Well, the store was in Greensboro, NC and the four men, now known as the “Greensboro Four,” were only freshmen (!!) from North Carolina A&T University. Click below for a chronology of what lead to their largely spontaneous protest. It sprung, ultimately, from another insult: One of the men had been denied service at the local Greyhound bus station as he attempted to travel home for the Christmas holidays. Students from the university joined in and made history.
Why video cameras are not solving the police violence problem
Because the internet has created its own form of “the New Jim Crow,” argues Nicholas D. Mirzoeff, a professor of media and culture. “Online, images originally circulated as evidence of police brutality are seen by others as depictions of African-American violence and pathology,” he says. Loosely-associated groups of distributed, racialized white advocates - the philosophical opposite of BLM - are using the same videos which were once hoped to be incontrovertible evidence of brutality, to make a completely different case.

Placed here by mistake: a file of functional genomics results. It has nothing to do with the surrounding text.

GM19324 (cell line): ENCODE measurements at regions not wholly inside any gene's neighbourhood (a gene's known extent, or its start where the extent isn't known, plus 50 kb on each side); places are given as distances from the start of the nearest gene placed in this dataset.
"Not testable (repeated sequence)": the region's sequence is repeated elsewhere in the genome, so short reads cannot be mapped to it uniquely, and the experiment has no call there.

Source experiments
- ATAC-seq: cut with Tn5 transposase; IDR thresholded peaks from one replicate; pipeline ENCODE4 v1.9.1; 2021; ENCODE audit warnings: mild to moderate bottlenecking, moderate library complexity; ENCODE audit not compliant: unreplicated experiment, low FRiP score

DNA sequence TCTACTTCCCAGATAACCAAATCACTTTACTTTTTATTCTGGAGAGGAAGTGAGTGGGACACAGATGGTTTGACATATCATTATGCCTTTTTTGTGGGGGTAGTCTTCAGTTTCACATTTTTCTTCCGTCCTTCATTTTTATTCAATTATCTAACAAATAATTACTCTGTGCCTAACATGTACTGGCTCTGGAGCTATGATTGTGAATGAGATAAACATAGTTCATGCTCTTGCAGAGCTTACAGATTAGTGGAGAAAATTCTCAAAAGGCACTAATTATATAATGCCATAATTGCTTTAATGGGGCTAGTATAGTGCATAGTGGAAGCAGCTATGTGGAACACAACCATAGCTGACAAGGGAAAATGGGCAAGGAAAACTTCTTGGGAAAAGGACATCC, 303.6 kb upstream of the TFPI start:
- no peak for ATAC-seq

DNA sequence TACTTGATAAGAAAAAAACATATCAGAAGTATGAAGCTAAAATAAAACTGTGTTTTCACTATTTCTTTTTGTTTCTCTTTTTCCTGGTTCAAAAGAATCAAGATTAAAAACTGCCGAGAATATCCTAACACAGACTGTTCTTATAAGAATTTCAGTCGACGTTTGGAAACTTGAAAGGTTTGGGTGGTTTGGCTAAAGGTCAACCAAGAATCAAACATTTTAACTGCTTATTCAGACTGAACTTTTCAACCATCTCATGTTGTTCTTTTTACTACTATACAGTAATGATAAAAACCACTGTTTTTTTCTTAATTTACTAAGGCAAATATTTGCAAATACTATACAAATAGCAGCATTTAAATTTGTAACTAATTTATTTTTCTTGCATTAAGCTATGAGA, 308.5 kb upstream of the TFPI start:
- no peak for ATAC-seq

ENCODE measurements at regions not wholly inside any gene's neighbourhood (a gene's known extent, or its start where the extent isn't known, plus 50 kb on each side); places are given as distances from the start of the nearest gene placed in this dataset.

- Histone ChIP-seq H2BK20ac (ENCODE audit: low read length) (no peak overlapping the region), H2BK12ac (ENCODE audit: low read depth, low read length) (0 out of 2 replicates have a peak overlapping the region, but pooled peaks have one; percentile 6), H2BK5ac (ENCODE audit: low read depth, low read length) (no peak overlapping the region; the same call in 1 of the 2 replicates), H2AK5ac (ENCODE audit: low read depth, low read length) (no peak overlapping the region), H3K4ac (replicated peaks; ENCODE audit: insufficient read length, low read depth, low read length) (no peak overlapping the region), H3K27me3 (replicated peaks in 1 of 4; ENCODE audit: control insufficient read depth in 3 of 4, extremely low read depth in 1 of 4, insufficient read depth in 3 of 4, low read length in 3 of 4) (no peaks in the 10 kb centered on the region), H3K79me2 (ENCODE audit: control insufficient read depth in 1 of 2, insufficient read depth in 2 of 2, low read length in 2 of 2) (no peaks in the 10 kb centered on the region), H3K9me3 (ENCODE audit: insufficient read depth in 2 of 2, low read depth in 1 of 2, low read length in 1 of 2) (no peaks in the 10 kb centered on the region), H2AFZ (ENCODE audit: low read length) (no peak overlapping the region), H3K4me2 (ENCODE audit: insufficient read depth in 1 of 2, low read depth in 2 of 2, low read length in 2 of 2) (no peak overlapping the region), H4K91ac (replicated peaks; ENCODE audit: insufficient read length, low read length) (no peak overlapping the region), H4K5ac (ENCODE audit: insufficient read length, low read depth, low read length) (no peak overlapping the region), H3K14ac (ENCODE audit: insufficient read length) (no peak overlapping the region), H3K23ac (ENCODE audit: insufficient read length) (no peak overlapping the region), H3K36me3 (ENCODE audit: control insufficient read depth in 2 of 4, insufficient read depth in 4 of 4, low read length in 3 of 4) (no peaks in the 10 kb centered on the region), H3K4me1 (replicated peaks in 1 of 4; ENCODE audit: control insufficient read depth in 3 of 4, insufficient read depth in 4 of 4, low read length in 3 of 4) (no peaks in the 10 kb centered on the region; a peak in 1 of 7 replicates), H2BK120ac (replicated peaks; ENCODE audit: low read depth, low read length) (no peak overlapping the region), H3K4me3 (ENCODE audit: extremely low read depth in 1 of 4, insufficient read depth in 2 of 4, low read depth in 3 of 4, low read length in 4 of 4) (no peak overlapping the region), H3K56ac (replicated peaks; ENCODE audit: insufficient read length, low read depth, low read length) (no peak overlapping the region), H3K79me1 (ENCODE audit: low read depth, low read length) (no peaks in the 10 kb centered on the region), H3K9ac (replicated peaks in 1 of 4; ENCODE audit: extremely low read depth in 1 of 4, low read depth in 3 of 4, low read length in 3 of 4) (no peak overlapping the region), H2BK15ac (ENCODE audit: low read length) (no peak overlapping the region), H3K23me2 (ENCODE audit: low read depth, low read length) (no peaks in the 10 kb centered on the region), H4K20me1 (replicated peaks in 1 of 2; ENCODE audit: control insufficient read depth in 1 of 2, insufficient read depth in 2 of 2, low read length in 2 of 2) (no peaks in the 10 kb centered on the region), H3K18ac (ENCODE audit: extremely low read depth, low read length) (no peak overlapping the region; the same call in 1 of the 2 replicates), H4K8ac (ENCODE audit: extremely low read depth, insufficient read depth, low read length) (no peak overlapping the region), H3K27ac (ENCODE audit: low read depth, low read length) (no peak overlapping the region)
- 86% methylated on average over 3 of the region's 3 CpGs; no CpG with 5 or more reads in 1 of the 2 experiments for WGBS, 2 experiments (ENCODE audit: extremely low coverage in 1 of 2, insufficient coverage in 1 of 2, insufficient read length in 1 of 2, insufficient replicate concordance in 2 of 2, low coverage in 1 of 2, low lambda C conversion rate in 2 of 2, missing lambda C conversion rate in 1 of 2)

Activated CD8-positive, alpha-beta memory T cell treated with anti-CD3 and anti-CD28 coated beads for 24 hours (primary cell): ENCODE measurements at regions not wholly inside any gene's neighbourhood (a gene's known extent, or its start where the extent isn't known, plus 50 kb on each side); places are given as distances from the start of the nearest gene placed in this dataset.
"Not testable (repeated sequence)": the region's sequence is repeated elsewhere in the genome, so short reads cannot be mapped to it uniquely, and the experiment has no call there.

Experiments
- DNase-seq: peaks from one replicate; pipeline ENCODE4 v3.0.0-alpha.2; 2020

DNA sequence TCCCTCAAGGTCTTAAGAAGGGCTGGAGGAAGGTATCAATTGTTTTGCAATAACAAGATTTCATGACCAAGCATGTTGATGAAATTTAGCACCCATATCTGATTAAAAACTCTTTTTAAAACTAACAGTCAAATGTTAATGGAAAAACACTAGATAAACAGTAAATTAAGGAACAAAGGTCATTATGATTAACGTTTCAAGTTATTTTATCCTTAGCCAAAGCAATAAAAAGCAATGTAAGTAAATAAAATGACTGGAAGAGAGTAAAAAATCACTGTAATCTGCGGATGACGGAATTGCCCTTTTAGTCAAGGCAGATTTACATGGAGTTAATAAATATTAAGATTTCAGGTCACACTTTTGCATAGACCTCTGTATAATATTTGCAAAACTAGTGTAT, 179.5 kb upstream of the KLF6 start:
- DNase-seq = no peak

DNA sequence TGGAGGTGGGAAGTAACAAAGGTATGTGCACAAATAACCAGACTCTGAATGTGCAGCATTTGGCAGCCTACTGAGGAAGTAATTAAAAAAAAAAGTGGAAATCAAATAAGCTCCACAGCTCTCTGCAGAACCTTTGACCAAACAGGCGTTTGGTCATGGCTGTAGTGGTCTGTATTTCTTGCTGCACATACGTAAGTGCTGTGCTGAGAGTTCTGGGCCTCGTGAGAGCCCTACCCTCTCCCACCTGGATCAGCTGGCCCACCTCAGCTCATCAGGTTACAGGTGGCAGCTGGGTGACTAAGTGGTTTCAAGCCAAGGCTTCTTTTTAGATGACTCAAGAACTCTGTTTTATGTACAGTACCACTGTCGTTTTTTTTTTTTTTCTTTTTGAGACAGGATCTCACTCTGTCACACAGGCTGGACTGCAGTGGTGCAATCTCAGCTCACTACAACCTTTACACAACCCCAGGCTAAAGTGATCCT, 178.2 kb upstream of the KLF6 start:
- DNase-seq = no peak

Why does it sound racist when Donald Trump says “the African Americans?”
It’s the “the,” explains linguists. The normally harmless definite article, when placed in front of the description of a group, turns "them" from a diverse group of individuals with distinct characteristics, into an undifferentiated mass of otherness: the Latinos, the illegal immigrants, the inner cities. It also separates the speaker apart from that group. So, when Trump says the African Americans, he includes himself – and his audience - in one dominant group, and clearly apart from the other.